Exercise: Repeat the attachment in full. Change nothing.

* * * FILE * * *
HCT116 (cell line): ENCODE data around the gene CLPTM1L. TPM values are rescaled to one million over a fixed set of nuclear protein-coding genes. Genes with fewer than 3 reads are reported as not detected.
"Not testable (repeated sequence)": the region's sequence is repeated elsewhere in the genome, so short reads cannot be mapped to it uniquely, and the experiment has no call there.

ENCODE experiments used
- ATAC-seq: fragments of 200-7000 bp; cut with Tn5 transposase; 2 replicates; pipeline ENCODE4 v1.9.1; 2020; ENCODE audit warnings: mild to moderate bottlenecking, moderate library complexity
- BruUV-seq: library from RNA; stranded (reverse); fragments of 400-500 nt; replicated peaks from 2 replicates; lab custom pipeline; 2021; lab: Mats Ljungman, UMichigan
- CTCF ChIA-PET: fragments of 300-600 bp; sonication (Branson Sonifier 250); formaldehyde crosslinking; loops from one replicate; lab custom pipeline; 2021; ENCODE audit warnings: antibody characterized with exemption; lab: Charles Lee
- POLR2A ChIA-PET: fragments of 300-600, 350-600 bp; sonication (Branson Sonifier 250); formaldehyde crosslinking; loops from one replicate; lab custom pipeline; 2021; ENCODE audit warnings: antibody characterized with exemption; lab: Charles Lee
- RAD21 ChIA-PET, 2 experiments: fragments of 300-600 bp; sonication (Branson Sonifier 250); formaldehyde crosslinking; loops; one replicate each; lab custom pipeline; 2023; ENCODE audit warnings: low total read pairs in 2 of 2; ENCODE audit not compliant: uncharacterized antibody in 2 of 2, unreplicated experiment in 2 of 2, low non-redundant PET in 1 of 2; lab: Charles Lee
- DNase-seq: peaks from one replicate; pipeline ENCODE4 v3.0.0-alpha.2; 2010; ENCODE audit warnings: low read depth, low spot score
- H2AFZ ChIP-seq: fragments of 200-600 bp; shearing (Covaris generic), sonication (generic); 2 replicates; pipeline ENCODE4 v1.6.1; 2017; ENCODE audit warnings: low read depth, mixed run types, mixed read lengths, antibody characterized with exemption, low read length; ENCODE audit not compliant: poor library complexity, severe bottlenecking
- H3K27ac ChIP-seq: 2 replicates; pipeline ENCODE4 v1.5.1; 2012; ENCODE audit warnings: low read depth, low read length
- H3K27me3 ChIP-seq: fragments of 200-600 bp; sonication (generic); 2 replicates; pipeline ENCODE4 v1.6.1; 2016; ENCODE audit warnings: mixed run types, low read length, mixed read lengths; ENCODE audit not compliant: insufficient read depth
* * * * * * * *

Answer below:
HCT116 (cell line): ENCODE data around the gene CLPTM1L. TPM values are rescaled to one million over a fixed set of nuclear protein-coding genes. Genes with fewer than 3 reads are reported as not detected.
"Not testable (repeated sequence)": the region's sequence is repeated elsewhere in the genome, so short reads cannot be mapped to it uniquely, and the experiment has no call there.

ENCODE experiments used
- ATAC-seq: fragments of 200-7000 bp; cut with Tn5 transposase; 2 replicates; pipeline ENCODE4 v1.9.1; 2020; ENCODE audit warnings: mild to moderate bottlenecking, moderate library complexity
- BruUV-seq: library from RNA; stranded (reverse); fragments of 400-500 nt; replicated peaks from 2 replicates; lab custom pipeline; 2021; lab: Mats Ljungman, UMichigan
- CTCF ChIA-PET: fragments of 300-600 bp; sonication (Branson Sonifier 250); formaldehyde crosslinking; loops from one replicate; lab custom pipeline; 2021; ENCODE audit warnings: antibody characterized with exemption; lab: Charles Lee
- POLR2A ChIA-PET: fragments of 300-600, 350-600 bp; sonication (Branson Sonifier 250); formaldehyde crosslinking; loops from one replicate; lab custom pipeline; 2021; ENCODE audit warnings: antibody characterized with exemption; lab: Charles Lee
- RAD21 ChIA-PET, 2 experiments: fragments of 300-600 bp; sonication (Branson Sonifier 250); formaldehyde crosslinking; loops; one replicate each; lab custom pipeline; 2023; ENCODE audit warnings: low total read pairs in 2 of 2; ENCODE audit not compliant: uncharacterized antibody in 2 of 2, unreplicated experiment in 2 of 2, low non-redundant PET in 1 of 2; lab: Charles Lee
- DNase-seq: peaks from one replicate; pipeline ENCODE4 v3.0.0-alpha.2; 2010; ENCODE audit warnings: low read depth, low spot score
- H2AFZ ChIP-seq: fragments of 200-600 bp; shearing (Covaris generic), sonication (generic); 2 replicates; pipeline ENCODE4 v1.6.1; 2017; ENCODE audit warnings: low read depth, mixed run types, mixed read lengths, antibody characterized with exemption, low read length; ENCODE audit not compliant: poor library complexity, severe bottlenecking
- H3K27ac ChIP-seq: 2 replicates; pipeline ENCODE4 v1.5.1; 2012; ENCODE audit warnings: low read depth, low read length
- H3K27me3 ChIP-seq: fragments of 200-600 bp; sonication (generic); 2 replicates; pipeline ENCODE4 v1.6.1; 2016; ENCODE audit warnings: mixed run types, low read length, mixed read lengths; ENCODE audit not compliant: insufficient read depth